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The Socialist Temptation: Socialism and American Values

One of the most important things I learned at the feet of CEI’s founder Fred Smith was that most Americans don’t think about politics in the way policy wonks do. They don’t particularly care about empirical data, trend lines, or confidence intervals. Indeed, if you try to reach the public by arguing along those lines, you’ll lose the argument. As Fred would say, “People aren’t stupid because they’re stupid. They’re stupid because they’re smart. And if you try to make them smart, you’re being stupid.”

Fred understood that the way to reach people is by making sure a policy accorded with their values. There are three main value groups in America—people who value, respectively, fairness, freedom, and community. If you can persuade all three groups that your policy matches their values, you are halfway to winning.

In my new book, The Socialist Temptation, I argue that the recent rise in popularity of socialism has occurred because socialism talks a very good game when it comes to values. The trouble is that it actually undermines those values.

We know there are things wrong with America. Part of the Socialist Temptation is that it offers easy solutions to those problems. We can cure inequality with redistribution of wealth and ending privilege, for instance. Americans care deeply about fairness and equality, so that appeals to them. The Socialist Temptation accords with American values.

Similarly, Socialists say that Americans aren’t truly free while there is oppression. Americans care deeply about freedom. And they say that American communities are being broken by capitalism. Americans care a lot about community. Yet the policies socialists will introduce will do far more damage to equality, freedom, and community than our current system does.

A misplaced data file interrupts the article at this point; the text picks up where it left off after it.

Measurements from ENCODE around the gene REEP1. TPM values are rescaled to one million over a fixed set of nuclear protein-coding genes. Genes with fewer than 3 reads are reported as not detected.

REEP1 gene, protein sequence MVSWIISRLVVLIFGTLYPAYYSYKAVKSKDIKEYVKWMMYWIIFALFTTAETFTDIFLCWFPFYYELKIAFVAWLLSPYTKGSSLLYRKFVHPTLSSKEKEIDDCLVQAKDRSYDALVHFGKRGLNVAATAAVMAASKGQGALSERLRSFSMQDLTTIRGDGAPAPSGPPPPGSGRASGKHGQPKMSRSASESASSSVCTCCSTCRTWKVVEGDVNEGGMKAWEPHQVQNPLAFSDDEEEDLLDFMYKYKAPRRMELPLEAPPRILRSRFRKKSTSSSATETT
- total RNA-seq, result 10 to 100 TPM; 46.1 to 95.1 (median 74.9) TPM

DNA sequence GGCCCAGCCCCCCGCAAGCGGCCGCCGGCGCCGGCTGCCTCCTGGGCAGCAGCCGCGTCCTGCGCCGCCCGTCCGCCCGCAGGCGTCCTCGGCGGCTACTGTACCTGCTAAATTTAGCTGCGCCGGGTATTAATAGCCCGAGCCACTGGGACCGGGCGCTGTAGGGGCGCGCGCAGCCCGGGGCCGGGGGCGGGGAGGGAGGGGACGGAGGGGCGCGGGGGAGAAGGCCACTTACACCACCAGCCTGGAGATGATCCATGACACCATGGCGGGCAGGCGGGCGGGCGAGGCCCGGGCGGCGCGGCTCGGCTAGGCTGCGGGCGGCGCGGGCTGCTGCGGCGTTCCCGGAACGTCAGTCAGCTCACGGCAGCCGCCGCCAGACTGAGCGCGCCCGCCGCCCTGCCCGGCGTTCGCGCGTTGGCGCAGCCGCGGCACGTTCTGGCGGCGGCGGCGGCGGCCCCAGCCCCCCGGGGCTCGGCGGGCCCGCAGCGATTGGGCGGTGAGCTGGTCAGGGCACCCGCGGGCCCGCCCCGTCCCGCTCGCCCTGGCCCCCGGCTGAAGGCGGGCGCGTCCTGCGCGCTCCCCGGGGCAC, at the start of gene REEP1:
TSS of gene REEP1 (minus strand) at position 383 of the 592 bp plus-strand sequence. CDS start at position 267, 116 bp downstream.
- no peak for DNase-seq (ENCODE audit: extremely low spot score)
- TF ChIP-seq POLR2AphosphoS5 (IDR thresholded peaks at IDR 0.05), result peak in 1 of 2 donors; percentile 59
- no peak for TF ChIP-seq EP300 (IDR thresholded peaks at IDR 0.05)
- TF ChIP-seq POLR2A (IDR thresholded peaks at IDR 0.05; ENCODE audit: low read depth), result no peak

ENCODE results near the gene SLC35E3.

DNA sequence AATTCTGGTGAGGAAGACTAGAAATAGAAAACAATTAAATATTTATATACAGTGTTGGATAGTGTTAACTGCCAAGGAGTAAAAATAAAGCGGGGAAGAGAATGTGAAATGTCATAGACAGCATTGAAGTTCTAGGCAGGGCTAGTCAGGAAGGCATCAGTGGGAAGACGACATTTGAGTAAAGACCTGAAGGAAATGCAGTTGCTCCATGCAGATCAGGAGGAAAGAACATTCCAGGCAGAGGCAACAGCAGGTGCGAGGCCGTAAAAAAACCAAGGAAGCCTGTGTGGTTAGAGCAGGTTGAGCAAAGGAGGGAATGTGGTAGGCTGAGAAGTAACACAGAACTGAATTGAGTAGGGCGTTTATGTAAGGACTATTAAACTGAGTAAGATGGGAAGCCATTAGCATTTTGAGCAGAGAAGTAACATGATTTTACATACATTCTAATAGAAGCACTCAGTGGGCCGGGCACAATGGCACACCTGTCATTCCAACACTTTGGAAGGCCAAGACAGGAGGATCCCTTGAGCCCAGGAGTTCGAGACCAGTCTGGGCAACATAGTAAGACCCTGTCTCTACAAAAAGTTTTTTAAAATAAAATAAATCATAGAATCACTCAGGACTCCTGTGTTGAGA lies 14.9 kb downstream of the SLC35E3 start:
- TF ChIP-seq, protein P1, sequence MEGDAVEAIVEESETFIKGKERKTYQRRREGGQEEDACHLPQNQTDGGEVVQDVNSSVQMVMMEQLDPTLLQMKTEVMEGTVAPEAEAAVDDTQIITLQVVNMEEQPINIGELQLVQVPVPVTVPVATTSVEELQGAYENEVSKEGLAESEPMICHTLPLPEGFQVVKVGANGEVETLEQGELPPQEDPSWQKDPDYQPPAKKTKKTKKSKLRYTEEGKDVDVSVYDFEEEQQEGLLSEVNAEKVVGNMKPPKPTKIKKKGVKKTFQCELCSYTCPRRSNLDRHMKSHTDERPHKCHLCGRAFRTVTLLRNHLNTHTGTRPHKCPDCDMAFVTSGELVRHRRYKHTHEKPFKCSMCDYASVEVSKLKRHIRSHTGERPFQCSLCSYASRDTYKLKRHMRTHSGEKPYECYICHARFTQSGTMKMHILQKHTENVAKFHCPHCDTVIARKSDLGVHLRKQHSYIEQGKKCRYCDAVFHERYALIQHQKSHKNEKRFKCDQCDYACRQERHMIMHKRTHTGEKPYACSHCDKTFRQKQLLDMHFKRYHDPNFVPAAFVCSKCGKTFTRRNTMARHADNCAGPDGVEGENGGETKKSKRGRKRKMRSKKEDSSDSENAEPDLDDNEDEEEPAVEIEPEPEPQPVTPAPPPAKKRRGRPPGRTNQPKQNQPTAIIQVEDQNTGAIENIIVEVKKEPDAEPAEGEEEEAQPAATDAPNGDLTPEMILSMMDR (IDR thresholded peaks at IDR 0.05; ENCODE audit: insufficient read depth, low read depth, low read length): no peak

In particular, a generation of young people who don’t remember the misery that socialism inflicted on Russia and Eastern Europe is embracing it all over again. They are attracted to the apparent inclusivity of policies such as the Green New Deal, universal health care, free college, and other ideas that claim to help the American public but, in reality, come with disastrous consequences.

In my book I attempt to dissect this troubling resurgence and explain:

  • Why the socialist temptation is suddenly so powerful among young people
  • That even when socialism doesn’t usher in a bloody tyranny, it still makes everyone poor and miserable
  • That the Scandinavian economies are not really socialist at all
  • The inconsistencies in socialist thought that prevent it from ever working in practice
  • How we can show young people the sorry truth about socialism and turn the tide of history against this destructive pipe dream—by appealing to their values

I hope you will take a look at the book. We have an America where a self-proclaimed socialist almost won a major party nomination, twice. That’s never happened even once before. We have an America where free enterprise is curtailed by the pandemic response, and where justifiable anger at some police tactics has exploded into a movement that wants to tear down symbols of American freedom. The American political scene has never been more favorable to socialism. I didn’t anticipate two of those things happening, but they make The Socialist Temptation more relevant and timelier than when I wrote it.